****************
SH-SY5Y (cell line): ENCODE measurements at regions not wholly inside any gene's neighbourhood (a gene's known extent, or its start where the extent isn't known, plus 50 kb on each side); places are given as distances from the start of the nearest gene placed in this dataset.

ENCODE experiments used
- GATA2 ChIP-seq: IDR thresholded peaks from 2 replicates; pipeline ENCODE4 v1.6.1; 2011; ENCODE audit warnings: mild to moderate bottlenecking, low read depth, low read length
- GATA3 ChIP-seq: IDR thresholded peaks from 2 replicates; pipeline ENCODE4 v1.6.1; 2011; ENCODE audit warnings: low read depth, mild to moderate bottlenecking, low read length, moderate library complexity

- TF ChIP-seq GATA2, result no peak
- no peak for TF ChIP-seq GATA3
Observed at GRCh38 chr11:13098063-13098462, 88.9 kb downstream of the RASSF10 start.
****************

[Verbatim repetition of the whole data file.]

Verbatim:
SH-SY5Y (cell line): ENCODE measurements at regions not wholly inside any gene's neighbourhood (a gene's known extent, or its start where the extent isn't known, plus 50 kb on each side); places are given as distances from the start of the nearest gene placed in this dataset.

ENCODE experiments used
- GATA2 ChIP-seq: IDR thresholded peaks from 2 replicates; pipeline ENCODE4 v1.6.1; 2011; ENCODE audit warnings: mild to moderate bottlenecking, low read depth, low read length
- GATA3 ChIP-seq: IDR thresholded peaks from 2 replicates; pipeline ENCODE4 v1.6.1; 2011; ENCODE audit warnings: low read depth, mild to moderate bottlenecking, low read length, moderate library complexity

- TF ChIP-seq GATA2, result no peak
- no peak for TF ChIP-seq GATA3
Observed at GRCh38 chr11:13098063-13098462, 88.9 kb downstream of the RASSF10 start.